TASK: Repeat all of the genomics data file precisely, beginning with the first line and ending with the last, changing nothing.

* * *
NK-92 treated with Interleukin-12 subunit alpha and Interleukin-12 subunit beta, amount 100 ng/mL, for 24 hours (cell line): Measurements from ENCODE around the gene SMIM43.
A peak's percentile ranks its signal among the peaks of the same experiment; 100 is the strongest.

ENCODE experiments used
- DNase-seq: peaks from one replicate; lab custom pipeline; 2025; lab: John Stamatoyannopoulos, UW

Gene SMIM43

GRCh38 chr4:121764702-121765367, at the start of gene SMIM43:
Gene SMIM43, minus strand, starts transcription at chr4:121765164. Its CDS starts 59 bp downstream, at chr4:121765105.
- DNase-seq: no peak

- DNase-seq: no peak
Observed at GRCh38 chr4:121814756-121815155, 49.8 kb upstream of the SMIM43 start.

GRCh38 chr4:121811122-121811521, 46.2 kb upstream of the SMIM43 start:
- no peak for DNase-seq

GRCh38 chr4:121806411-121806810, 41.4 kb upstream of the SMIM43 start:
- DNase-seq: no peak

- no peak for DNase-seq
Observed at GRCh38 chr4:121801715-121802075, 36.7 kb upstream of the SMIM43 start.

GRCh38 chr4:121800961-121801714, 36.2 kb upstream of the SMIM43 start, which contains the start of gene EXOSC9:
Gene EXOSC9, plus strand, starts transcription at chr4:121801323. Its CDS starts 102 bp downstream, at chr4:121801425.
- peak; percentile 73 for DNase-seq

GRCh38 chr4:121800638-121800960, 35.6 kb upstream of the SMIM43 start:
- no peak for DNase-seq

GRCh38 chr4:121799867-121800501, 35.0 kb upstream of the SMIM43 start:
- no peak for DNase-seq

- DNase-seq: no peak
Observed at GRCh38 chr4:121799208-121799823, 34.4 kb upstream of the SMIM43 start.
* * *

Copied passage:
NK-92 treated with Interleukin-12 subunit alpha and Interleukin-12 subunit beta, amount 100 ng/mL, for 24 hours (cell line): Measurements from ENCODE around the gene SMIM43.
A peak's percentile ranks its signal among the peaks of the same experiment; 100 is the strongest.

ENCODE experiments used
- DNase-seq: peaks from one replicate; lab custom pipeline; 2025; lab: John Stamatoyannopoulos, UW

Gene SMIM43

GRCh38 chr4:121764702-121765367, at the start of gene SMIM43:
Gene SMIM43, minus strand, starts transcription at chr4:121765164. Its CDS starts 59 bp downstream, at chr4:121765105.
- DNase-seq: no peak

- DNase-seq: no peak
Observed at GRCh38 chr4:121814756-121815155, 49.8 kb upstream of the SMIM43 start.

GRCh38 chr4:121811122-121811521, 46.2 kb upstream of the SMIM43 start:
- no peak for DNase-seq

GRCh38 chr4:121806411-121806810, 41.4 kb upstream of the SMIM43 start:
- DNase-seq: no peak

- no peak for DNase-seq
Observed at GRCh38 chr4:121801715-121802075, 36.7 kb upstream of the SMIM43 start.

GRCh38 chr4:121800961-121801714, 36.2 kb upstream of the SMIM43 start, which contains the start of gene EXOSC9:
Gene EXOSC9, plus strand, starts transcription at chr4:121801323. Its CDS starts 102 bp downstream, at chr4:121801425.
- peak; percentile 73 for DNase-seq

GRCh38 chr4:121800638-121800960, 35.6 kb upstream of the SMIM43 start:
- no peak for DNase-seq

GRCh38 chr4:121799867-121800501, 35.0 kb upstream of the SMIM43 start:
- no peak for DNase-seq

- DNase-seq: no peak
Observed at GRCh38 chr4:121799208-121799823, 34.4 kb upstream of the SMIM43 start.